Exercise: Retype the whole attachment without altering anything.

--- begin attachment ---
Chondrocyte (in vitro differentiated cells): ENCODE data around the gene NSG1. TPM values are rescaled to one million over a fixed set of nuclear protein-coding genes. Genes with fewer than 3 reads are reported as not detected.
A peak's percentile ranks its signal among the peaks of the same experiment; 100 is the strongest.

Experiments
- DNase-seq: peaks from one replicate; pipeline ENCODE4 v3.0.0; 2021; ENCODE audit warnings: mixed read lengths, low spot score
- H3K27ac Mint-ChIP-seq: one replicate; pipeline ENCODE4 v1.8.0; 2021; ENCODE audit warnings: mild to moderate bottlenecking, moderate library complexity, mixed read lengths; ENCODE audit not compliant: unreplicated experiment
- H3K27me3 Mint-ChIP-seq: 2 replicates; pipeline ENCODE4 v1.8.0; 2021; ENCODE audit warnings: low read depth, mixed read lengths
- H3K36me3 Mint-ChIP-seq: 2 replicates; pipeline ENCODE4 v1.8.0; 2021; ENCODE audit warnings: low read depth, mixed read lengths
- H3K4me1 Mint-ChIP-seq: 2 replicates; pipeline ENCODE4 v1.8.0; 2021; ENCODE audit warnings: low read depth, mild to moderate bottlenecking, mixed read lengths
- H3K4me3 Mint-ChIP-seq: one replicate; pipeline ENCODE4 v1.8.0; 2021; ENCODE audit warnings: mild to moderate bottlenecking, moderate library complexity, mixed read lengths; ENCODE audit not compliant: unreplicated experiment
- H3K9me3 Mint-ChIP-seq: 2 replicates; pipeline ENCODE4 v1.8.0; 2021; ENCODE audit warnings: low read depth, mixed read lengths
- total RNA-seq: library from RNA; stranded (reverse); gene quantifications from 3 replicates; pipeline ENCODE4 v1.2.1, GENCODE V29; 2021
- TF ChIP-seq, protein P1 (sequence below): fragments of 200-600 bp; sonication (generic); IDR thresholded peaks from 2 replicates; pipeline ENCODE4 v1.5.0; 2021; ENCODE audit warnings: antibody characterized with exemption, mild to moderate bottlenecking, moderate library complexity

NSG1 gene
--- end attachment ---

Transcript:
Chondrocyte (in vitro differentiated cells): ENCODE data around the gene NSG1. TPM values are rescaled to one million over a fixed set of nuclear protein-coding genes. Genes with fewer than 3 reads are reported as not detected.
A peak's percentile ranks its signal among the peaks of the same experiment; 100 is the strongest.

Experiments
- DNase-seq: peaks from one replicate; pipeline ENCODE4 v3.0.0; 2021; ENCODE audit warnings: mixed read lengths, low spot score
- H3K27ac Mint-ChIP-seq: one replicate; pipeline ENCODE4 v1.8.0; 2021; ENCODE audit warnings: mild to moderate bottlenecking, moderate library complexity, mixed read lengths; ENCODE audit not compliant: unreplicated experiment
- H3K27me3 Mint-ChIP-seq: 2 replicates; pipeline ENCODE4 v1.8.0; 2021; ENCODE audit warnings: low read depth, mixed read lengths
- H3K36me3 Mint-ChIP-seq: 2 replicates; pipeline ENCODE4 v1.8.0; 2021; ENCODE audit warnings: low read depth, mixed read lengths
- H3K4me1 Mint-ChIP-seq: 2 replicates; pipeline ENCODE4 v1.8.0; 2021; ENCODE audit warnings: low read depth, mild to moderate bottlenecking, mixed read lengths
- H3K4me3 Mint-ChIP-seq: one replicate; pipeline ENCODE4 v1.8.0; 2021; ENCODE audit warnings: mild to moderate bottlenecking, moderate library complexity, mixed read lengths; ENCODE audit not compliant: unreplicated experiment
- H3K9me3 Mint-ChIP-seq: 2 replicates; pipeline ENCODE4 v1.8.0; 2021; ENCODE audit warnings: low read depth, mixed read lengths
- total RNA-seq: library from RNA; stranded (reverse); gene quantifications from 3 replicates; pipeline ENCODE4 v1.2.1, GENCODE V29; 2021
- TF ChIP-seq, protein P1 (sequence below): fragments of 200-600 bp; sonication (generic); IDR thresholded peaks from 2 replicates; pipeline ENCODE4 v1.5.0; 2021; ENCODE audit warnings: antibody characterized with exemption, mild to moderate bottlenecking, moderate library complexity

NSG1 gene